Re: multi CPU's
Andreas Bombe wrote:
> Nope. SMP is a pretty hefty change. A lot of low level Linux code is
> inlined. The spin locks differ a lot between UP and SMP, they are
> mostly no-ops on UP and the full asm sequence in SMP, same for the
> spin lock structures which have all the data in SMP and have zero
> length on UP (or one int length for gcc 126.96.36.199).
Well, yes. Spin-locks are only for MT programming. It doesn't make
sense when you have 1 processor.
> That means a) SMP kernels have a lot of additional asm spread over the
> kernel and b) every code that accesses a structure that contains a
> spinlock structure could have to use different offsets to access a
> field on UP and SMP. Because of b) you should also never try to force
> loading of SMP modules on UP and vice versa, it might get you memory
I guess so. When they first started on the SMP support, they just threw in
locks around every shared data structure. Kind of crude MT. They've
improved it though.
Both (a) and (b) may be problematic. Those are the kind of conditional
compilation that make a lot of change in the binary.
> > Though I'm pretty sure those preprocessor symbols are then scattered
> > all over the megs of source code. But that seems to be less than 1000.
> > [I've checked].
> That's the Linux design philosophy. Put the necessary #ifdefs into
> header files to define macros which to avoid #ifdefs in the actual C
> files. That means that your count is multiplied by the count of each
> macro use.
Ha ha ha! Excuse me? Do you suggest that cpp makes multiple passes to
further expand preprocessor symbols once again. I hadn't heard this before :)
So let's see, I write
#define ENTER_SUCKY #ifdef __SUCKY__
#define EXIT_SUCKY #endif
printf("I suck completely\n");
in a file called suck.c
orion:tmp$ gcc suck.c
suck.c:5: undefined or invalid # directive
suck.c:6: parse error before string constant
suck.c:6: warning: data definition has no type or storage class
suck.c:7: undefined or invalid # directive
Oops. Macros can't define preprocessor directives, sorry. That could be
a pragma though. Although the gcc info says some strange stuff about pragmas
they can be useful. OpenMP is a good example for proper #pragma's.
You know gcc first calls cpp and then the preprocessed code is fed into C
compiler, which then does... and so the story goes. It could be any # directive
known to the C compiler and not to the C preprocessor.
You'll need to issue a second macro processor to do that, there're zillions
of ways people are doing it. But AFAIK that's a very bad design philosophy.
Actually, I wouldn't want to stumble upon a piece of code that makes heavy
use of code expansion macros. Check VC++. Hackers disgust it because MS coders
tried to make new semantics with preprocessor macros (For message handlers
and stuff). Thinking about a piece of meta-C code that's first processed with
M4. Oh, nightmare. The proper use of preprocessor symbols should be limited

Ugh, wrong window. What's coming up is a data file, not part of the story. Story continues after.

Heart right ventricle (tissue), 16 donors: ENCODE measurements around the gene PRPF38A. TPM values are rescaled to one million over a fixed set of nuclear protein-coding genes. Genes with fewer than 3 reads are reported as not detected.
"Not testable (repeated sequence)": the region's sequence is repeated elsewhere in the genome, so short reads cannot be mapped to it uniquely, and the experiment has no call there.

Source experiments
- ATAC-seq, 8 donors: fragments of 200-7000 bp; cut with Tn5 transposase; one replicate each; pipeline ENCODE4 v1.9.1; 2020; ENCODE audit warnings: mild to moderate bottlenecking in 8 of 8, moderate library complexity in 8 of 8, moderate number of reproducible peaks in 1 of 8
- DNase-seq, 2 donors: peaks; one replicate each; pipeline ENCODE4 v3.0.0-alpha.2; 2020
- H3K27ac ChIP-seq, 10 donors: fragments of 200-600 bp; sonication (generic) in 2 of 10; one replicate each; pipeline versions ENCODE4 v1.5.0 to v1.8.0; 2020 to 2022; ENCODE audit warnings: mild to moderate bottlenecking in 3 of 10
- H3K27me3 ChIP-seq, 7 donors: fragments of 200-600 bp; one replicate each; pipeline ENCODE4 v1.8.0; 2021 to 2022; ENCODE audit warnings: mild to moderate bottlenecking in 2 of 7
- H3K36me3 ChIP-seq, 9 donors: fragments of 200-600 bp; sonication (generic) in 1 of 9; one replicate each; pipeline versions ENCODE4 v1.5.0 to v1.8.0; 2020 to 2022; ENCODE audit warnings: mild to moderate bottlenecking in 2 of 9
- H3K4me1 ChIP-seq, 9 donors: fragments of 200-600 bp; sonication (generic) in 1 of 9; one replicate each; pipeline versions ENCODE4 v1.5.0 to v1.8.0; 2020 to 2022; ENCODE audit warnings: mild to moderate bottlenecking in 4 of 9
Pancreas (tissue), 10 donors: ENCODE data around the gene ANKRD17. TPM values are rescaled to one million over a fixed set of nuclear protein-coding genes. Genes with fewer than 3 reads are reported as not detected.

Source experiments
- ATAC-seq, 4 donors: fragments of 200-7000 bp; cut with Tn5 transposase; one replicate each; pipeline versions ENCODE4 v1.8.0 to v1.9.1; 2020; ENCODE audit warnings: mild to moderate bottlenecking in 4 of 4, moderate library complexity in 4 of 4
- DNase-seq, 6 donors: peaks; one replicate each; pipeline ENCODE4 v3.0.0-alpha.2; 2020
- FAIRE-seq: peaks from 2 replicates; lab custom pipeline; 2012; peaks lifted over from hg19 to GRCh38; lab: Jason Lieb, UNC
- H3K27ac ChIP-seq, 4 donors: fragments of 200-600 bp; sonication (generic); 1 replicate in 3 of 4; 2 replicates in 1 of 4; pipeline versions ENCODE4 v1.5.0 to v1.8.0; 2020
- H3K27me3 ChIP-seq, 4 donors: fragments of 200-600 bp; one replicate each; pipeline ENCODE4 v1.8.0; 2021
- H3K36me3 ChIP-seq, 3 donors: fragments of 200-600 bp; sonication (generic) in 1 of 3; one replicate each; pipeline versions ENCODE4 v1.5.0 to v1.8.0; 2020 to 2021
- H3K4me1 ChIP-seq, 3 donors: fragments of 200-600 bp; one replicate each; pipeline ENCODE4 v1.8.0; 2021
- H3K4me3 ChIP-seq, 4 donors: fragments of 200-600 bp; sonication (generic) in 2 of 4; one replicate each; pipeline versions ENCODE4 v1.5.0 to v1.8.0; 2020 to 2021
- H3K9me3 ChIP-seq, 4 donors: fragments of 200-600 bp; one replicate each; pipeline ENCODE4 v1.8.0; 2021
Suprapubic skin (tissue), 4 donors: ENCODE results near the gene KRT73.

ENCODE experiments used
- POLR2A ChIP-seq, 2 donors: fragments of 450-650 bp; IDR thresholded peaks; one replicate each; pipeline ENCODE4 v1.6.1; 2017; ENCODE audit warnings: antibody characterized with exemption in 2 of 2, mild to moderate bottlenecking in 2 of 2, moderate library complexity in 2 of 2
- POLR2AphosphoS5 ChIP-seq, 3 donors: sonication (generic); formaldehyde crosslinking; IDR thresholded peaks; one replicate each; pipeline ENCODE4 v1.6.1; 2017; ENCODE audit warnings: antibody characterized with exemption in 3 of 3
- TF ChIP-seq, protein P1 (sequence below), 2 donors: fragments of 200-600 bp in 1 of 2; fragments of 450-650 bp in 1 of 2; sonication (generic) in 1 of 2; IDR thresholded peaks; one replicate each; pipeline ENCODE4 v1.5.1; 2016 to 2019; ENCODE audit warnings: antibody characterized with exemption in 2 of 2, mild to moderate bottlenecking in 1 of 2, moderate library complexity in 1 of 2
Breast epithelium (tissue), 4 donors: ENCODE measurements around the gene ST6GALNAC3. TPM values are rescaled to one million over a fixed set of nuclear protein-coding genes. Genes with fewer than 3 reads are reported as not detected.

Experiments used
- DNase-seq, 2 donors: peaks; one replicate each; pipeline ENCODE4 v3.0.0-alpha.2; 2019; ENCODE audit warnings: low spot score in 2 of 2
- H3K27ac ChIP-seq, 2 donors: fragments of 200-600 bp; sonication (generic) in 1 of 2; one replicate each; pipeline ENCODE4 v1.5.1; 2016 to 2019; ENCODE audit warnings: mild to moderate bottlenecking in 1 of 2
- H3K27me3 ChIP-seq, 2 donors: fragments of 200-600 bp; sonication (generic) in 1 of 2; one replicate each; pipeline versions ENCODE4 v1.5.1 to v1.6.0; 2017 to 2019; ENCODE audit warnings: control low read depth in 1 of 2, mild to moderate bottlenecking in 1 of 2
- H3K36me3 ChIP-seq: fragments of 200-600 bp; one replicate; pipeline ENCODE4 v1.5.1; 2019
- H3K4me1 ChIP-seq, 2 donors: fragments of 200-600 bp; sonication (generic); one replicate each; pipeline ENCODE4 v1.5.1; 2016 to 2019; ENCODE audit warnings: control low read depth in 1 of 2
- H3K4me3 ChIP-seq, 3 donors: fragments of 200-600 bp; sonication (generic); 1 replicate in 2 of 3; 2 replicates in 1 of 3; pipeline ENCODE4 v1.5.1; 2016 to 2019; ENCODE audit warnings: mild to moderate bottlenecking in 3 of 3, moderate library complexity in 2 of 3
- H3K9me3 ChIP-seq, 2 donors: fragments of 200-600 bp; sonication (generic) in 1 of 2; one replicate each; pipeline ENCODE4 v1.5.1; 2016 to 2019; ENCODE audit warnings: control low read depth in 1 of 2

to only very well defined and consistent utilities, constants and portability
flags. Thank god I write C++ only: I rarely use preprocessor directives.
I use it only for plain conditional compilation.
That one's for your remarks on my counting abilities! :) Now, I'm a TM and
I can count pretty well. Upon your critique, I looked a bit close to the
kernel code, regarding SMP configuration. Now it seems that they've just
used the __SMP__ symbol for that. My estimate was the following:
Assume there are 768 SMP critical regions, if 256 bytes of code is generated
on the average for the conditional code, it makes 192KB. The second relevant
change in the binary is that offsets of code will change, and that effects
the function pointers. But there shouldn't be too many, since I don't think
Linus is very comfortable with jump vectors, ha ha. I'd read some of his
words on high level languages, god.. He can be really arrogant.
I didn't find a very easy way to report the size of all #ifdef __SMP ...
#endif's but those shouldn't be taking long. Ah, another thing. If the SMP
stuff changes the offsets of common data structures, that would make a big
difference in the code. But I guess it's not that pervasive. (You had mentioned
that as (b) regarding what CONFIG_SMP does to the binaries.)
>  Modules must always be compiled with the same compiler and kernel
> options as the kernel used. Otherwise you really ask for
> problems. Don't install separately downloaded binary modules.
Yep, yep, yep, I guess. It's so easy to make your MT code blow up. That's
why I think there should be this standard kernel-image binary with SMP support
in it. For convenience.
OTOH, what you say if of course 100% correct. If there's a macro that handles
some SMP stuff, and that macro is used in every device driver and alike, then
there'd be an explosion which would surprise me. But I didn't see such a
magic preprocessor macro. The extensive inlining would be a problem, because
it could cause code explosion. [Which you mentioned as (a) ] Check this:
you know where this beast comes from :)
extern inline void down(struct semaphore * sem)
"# atomic down operation\n\t"
"lock ; "
"decl (%0)\n\t" /* --sem->count */
:/* no outputs */
that #ifdef there inside the inline causes the effect you're talking about.
But again, that change ain't much.
exa@borg:/usr/src/linux$ grep -e down\(.*\) -r . | wc -l
In light of this, let me suggest the following. The 192KB estimate (which
is perhaps excessive wrt how it was thought) is inaccurate, so my new estimate
is 768KB. That will be compressed, so it makes ~384K. If that's achievable,
then still my point holds.
++++-+++-+++-++-++-++--+---+----+----- --- -- - -
+ Eray "eXa" Ozkural . . . . . .
+ CS, Bilkent University, Ankara ^ . o . .
| mail: email@example.com . ^ . .